News in Brief 15 March 2016 (AM) – GenevaListen /
Syria envoy "hopes Russia withdrawal" will help peace talks
Russia's surprise decision to reduce military operations in Syria could help the peace talks now entering their second day in Geneva, UN negotiator Staffan de Mistura has said.
Speaking on Tuesday, de Mistura's spokesperson, Ahmad Fawzi, said the move by Russian Federation President Vladmir Putin was "significant".
"The announcement by President Putin on the very day of the beginning of this round of Intra-Syrian Talks in Geneva is a significant development, which we hope will have a positive impact on the progress of the negotiations in Geneva aimed at achieving a political solution of the Syrian conflict and a peaceful political transition in the country.”
The development comes on the fifth anniversary of the beginning of the conflict and 18 days into a cessation of hostilities in Syria, which the UN says is fragile but holding, by and large.
At the UN Human Rights Council meanwhile, Syria investigator Paulo Pinhiero said that the talks gave hope of an end in sight for the first time.
But he warned that too many people are still dying from starvation and a lack of basic medical care.
To date the conflict has caused more than 250,000 deaths and caused 4.6 million people to flee the country.
Another six million are internally displaced.
Zimbabwe facing worst malnutrition rates in 15 years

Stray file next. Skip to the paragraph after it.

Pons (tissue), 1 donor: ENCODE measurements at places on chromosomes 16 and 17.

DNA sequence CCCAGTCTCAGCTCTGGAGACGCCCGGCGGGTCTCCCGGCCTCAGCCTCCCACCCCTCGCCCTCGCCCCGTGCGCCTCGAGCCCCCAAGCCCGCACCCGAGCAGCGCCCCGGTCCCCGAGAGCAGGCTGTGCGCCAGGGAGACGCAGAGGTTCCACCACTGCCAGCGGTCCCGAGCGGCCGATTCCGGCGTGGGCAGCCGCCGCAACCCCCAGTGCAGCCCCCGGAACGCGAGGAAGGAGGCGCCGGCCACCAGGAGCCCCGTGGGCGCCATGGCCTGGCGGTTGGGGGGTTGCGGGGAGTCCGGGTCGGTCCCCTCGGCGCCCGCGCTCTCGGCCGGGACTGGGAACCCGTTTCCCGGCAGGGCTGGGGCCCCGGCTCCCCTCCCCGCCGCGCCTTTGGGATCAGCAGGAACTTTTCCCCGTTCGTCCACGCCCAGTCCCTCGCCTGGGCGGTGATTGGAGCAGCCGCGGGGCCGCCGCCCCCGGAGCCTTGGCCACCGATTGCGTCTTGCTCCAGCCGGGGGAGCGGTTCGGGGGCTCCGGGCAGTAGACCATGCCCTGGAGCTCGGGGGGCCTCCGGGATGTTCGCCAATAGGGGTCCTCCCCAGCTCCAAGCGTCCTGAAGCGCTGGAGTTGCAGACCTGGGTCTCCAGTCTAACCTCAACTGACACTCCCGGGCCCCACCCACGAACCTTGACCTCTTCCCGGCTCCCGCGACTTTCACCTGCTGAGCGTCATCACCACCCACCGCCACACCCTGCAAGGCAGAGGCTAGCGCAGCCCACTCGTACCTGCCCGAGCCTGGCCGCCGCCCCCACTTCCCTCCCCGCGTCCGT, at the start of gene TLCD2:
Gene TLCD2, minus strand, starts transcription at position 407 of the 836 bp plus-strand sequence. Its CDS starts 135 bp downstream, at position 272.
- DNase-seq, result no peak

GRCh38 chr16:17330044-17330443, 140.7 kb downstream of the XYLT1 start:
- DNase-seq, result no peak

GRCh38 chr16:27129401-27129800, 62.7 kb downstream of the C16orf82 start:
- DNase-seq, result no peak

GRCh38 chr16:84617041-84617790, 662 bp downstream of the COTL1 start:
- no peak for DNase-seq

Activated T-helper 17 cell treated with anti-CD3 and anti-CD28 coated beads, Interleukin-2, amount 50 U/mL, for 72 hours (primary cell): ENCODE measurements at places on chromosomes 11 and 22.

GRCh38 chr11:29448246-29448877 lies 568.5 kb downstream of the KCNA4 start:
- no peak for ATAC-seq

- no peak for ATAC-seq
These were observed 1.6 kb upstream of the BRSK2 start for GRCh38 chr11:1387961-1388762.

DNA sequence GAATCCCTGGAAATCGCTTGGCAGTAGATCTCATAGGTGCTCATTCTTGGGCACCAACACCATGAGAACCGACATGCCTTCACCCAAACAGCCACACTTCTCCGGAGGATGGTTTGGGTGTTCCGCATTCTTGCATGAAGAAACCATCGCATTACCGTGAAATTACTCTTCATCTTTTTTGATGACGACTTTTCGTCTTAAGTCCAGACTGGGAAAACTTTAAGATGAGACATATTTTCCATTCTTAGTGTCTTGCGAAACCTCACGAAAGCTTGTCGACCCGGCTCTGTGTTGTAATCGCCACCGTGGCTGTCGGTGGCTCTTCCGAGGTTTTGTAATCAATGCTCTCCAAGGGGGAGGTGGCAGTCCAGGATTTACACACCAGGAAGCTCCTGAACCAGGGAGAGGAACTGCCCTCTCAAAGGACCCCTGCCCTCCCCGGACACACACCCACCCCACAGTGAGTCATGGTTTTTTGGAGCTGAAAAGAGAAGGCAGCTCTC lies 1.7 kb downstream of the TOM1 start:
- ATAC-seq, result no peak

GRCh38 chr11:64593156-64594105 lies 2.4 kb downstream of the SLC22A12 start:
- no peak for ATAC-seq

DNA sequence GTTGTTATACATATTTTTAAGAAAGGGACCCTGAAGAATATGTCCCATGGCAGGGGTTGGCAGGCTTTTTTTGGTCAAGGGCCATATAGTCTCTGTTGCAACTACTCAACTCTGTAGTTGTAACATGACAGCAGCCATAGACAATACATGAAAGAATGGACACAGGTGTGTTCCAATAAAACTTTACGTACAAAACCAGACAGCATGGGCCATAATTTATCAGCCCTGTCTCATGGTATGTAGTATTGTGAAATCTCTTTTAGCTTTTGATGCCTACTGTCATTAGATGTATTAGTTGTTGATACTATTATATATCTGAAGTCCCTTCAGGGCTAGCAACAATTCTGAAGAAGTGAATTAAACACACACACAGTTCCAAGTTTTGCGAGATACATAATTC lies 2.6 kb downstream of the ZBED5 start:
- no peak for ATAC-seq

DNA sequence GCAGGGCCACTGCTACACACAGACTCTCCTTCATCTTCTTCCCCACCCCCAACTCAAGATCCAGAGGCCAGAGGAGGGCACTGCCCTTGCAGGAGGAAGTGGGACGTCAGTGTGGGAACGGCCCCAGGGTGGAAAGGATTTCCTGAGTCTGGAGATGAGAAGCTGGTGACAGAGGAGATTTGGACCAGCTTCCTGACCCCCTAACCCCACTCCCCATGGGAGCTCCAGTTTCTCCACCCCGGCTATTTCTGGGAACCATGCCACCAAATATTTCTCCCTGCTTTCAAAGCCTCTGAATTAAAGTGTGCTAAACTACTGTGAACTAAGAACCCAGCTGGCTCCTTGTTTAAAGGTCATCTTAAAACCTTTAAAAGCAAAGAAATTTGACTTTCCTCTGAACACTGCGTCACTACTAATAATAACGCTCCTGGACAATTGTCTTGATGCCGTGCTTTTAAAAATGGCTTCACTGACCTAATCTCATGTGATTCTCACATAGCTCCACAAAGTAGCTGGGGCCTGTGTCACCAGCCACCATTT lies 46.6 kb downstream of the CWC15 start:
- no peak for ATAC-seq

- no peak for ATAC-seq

Drought in Ethiopia and Zimbabwe that's linked to the El Nino weather phenomenon has created a rapidly deteriorating humanitarian crisis, UN agencies have warned.
Raising the alarm on Tuesday, UN aid workers said that both countries are in the grip of grave malnutrition and water shortages.
Here's UNICEF spokesperson Christophe Boulierac:
"Every time we talk about severe acute malnutrition we need to be concerned because the life of children are at risk. You know, this is a massive loss of body fat and muscle tissue and the children that are the most affected by severe acute malnutrition are aged between one and two years, so yes, we are concerned."
In Ethiopia there are already 450,000 severely malnourished children requiring urgent medical intervention, according to humanitarian coordinating agency OCHA.
And in Zimbabwe, UN Children's Fund UNICEF said that two seasons of failed rains have left nearly 33,000 youngsters needing immediate help, which is the worst situation it's seen in 15 years.
Myanmar's new government must address Rakhine abuse: UN
Myanmar's new government marks a new beginning for the country but now is not the time for complacency as more than one million Muslims face continuing discrimination, a top UN investigator said Tuesday.
Yanghee Lee, who's the UN appointed human rights Special Rapporteur on Myanmar, said that last November's elections which resulted in the end of military rule there reflected the wishes of the people.
But she said that its elected officials need to address human rights violations that are continuing against Muslims throughout the country, notably in Rakhine state, against the Rohingya community.
"The arrival of this new government is an opportunity to break the tragic status quo situation in Rakhine state. There are more than one million Rohinya Muslims in Mymar deprived of some of their most fundamental rights, this is a million too many."
For the Special Rapporteur a key priority is the lifting of restrictions on freedom of movement.
These restrictions have not only a knock-on effect on other rights, such as the right to health and the right to education, but also hamper interaction between Rakhine and Muslim communities, Yanghee Lee said.
Daniel Johnson, United Nations, Geneva